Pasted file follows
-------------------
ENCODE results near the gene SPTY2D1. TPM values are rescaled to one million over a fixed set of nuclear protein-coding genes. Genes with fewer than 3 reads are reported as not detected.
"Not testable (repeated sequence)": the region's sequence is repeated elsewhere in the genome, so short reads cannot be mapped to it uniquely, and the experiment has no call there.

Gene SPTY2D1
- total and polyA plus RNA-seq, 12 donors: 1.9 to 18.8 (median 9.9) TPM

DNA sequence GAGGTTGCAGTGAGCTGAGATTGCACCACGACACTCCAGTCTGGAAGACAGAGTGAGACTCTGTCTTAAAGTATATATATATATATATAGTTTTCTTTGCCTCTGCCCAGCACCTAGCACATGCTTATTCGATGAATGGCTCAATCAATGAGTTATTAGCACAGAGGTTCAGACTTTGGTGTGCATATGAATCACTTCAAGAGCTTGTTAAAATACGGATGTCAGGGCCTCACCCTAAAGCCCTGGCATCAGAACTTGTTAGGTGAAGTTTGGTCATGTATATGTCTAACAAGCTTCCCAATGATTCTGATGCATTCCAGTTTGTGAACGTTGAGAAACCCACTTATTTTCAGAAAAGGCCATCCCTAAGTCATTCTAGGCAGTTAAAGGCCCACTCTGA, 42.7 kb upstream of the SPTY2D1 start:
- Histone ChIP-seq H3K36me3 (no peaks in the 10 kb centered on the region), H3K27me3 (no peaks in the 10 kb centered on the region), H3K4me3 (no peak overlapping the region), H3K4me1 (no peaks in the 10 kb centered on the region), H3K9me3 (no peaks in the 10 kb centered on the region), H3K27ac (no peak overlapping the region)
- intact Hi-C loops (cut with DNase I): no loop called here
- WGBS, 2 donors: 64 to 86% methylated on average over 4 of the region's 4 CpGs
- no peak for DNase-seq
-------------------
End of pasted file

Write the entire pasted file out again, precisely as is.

ENCODE results near the gene SPTY2D1. TPM values are rescaled to one million over a fixed set of nuclear protein-coding genes. Genes with fewer than 3 reads are reported as not detected.
"Not testable (repeated sequence)": the region's sequence is repeated elsewhere in the genome, so short reads cannot be mapped to it uniquely, and the experiment has no call there.

Gene SPTY2D1
- total and polyA plus RNA-seq, 12 donors: 1.9 to 18.8 (median 9.9) TPM

DNA sequence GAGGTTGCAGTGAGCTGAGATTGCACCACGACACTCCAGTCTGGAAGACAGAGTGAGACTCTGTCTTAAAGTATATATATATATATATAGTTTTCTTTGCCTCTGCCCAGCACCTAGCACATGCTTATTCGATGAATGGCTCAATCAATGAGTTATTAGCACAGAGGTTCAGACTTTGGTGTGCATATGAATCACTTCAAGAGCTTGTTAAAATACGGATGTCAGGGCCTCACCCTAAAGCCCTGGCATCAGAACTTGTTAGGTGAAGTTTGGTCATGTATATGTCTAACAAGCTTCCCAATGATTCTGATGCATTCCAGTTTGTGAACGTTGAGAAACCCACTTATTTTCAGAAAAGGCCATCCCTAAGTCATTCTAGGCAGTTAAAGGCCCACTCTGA, 42.7 kb upstream of the SPTY2D1 start:
- Histone ChIP-seq H3K36me3 (no peaks in the 10 kb centered on the region), H3K27me3 (no peaks in the 10 kb centered on the region), H3K4me3 (no peak overlapping the region), H3K4me1 (no peaks in the 10 kb centered on the region), H3K9me3 (no peaks in the 10 kb centered on the region), H3K27ac (no peak overlapping the region)
- intact Hi-C loops (cut with DNase I): no loop called here
- WGBS, 2 donors: 64 to 86% methylated on average over 4 of the region's 4 CpGs
- no peak for DNase-seq